More on incentivizing localities’ regulatory regimes in Maine

Some clarifications, further thoughts, and a question

This is a follow-up to a previous post on Governor LePage’s ideas for incentivizing localities to adopt his preferred regulatory regime. 

1. There is nothing unusual about state governments promoting certain areas for business development. Typically, they pick particular areas to promote because of the needs of the area and/or particular resources in the area. 

2. The state government has every right to promote areas based on whatever legal criteria it desires.

3. As this policy idea is clearly a step away from Govenor LePage’s initial idea of taking funding from some localities, it shows that he and his administration were responsive to reactions to the earlier idea. True, there were problems with the idea insofar as many local policies are under a local span of authority, but the shift shows learning and responsiveness.

4. With the initial idea a political nonstarter, it remains to be seen if there will be push-back to this idea from localities and the groups that represent them. Another political dynamic involves Democrats likely characterizing this as a race to the bottom. 

5. I’d be curious to know which localities have more stringent regulations and, more broadly, the statistical relationship between regulatory regimes and economic development. This matters politically, in that it could affect how different localities respond to the administration’s proposal, but it also goes to the argument that local regulation limits economic growth.  Does anyone know of a credible empirical study of Maine localities assessing this hypothesized relationship?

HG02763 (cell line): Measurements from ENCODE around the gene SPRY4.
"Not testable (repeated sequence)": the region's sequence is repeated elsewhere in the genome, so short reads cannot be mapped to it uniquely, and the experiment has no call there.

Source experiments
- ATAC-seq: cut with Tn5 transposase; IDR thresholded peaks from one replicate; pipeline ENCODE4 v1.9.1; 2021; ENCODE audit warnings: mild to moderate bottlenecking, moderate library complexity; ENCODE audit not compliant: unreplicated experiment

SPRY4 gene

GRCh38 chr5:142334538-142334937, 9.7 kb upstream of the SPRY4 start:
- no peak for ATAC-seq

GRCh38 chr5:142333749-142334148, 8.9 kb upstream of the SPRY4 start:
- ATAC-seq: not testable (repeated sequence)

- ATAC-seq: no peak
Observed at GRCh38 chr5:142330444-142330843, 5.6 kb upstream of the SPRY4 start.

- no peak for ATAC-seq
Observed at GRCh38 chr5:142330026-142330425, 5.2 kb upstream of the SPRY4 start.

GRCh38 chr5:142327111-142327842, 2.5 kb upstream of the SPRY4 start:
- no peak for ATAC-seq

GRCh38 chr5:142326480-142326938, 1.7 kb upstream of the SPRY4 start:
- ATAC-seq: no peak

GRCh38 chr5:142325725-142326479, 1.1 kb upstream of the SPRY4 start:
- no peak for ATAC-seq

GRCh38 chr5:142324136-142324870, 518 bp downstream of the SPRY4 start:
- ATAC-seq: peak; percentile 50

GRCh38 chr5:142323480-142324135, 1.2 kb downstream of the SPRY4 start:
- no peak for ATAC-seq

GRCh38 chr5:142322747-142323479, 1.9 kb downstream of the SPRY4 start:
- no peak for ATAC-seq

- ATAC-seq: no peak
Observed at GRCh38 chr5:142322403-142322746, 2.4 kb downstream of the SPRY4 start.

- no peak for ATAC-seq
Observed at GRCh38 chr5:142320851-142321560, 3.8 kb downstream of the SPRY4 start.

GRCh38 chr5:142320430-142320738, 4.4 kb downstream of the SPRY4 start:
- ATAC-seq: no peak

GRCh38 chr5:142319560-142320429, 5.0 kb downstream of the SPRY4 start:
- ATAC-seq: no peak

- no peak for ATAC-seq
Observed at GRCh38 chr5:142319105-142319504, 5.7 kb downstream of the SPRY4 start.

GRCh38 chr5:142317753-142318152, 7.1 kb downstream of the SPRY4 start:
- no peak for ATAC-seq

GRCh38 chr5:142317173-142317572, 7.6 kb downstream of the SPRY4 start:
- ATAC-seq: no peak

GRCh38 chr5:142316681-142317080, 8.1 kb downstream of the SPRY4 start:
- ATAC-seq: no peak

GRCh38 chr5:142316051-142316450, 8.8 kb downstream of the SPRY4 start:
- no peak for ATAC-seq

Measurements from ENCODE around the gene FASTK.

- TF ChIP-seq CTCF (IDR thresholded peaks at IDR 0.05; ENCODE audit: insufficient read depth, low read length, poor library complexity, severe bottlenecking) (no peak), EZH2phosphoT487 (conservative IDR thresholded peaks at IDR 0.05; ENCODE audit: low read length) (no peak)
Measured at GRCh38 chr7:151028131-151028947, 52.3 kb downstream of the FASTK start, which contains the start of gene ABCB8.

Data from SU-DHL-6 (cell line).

Amy Fried

About Amy Fried

Amy Fried loves Maine's sense of community and the wonderful mix of culture and outdoor recreation. She loves politics in three ways: as an analytical political scientist, a devoted political junkie and a citizen who believes politics matters for people's lives. Fried is Professor of Political Science at the University of Maine. Her views do not reflect those of her employer or any group to which she belongs.